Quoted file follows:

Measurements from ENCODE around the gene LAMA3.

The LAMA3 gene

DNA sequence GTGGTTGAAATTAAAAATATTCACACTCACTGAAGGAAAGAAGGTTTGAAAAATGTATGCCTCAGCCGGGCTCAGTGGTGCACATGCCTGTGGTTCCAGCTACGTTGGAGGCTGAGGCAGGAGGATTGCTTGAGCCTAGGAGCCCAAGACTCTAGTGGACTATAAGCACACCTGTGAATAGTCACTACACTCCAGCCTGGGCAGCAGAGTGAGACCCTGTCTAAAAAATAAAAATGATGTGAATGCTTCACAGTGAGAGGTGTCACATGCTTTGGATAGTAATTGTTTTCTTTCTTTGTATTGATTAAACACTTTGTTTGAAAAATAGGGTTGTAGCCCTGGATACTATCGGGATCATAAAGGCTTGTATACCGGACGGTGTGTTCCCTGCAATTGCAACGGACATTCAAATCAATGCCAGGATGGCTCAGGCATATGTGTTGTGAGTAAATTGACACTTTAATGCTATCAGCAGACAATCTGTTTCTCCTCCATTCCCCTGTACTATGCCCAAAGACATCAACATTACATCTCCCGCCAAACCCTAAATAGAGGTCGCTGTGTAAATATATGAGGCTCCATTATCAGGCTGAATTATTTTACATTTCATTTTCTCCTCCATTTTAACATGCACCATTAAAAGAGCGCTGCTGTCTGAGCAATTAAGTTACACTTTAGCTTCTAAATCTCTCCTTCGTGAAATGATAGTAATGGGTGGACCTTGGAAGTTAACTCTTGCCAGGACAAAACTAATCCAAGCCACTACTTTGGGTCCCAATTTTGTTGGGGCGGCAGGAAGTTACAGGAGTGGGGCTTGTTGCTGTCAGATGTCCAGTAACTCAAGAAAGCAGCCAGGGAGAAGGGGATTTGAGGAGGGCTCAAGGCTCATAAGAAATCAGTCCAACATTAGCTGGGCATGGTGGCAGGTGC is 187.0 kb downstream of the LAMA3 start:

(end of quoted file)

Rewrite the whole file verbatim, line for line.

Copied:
Measurements from ENCODE around the gene LAMA3.

The LAMA3 gene

DNA sequence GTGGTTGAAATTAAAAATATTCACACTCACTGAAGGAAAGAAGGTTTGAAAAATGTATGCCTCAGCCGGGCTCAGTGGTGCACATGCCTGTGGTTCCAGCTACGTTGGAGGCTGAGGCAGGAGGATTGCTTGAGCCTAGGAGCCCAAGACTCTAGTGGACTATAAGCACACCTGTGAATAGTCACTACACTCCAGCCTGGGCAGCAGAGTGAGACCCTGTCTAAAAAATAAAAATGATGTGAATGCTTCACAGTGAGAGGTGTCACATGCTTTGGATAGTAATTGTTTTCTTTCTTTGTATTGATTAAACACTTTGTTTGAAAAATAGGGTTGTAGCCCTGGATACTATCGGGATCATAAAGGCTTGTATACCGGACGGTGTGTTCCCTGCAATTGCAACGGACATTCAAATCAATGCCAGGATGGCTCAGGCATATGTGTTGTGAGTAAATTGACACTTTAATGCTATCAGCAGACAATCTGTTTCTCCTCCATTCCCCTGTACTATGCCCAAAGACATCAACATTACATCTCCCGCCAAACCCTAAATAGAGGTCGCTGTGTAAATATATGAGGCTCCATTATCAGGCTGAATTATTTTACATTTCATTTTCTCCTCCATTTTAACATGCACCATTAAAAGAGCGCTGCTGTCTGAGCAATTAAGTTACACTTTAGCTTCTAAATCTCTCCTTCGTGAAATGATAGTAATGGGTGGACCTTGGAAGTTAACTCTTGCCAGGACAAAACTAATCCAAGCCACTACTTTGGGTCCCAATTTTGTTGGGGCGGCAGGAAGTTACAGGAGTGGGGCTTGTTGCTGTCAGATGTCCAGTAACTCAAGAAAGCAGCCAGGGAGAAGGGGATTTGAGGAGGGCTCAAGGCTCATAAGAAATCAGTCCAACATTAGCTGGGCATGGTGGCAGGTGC is 187.0 kb downstream of the LAMA3 start: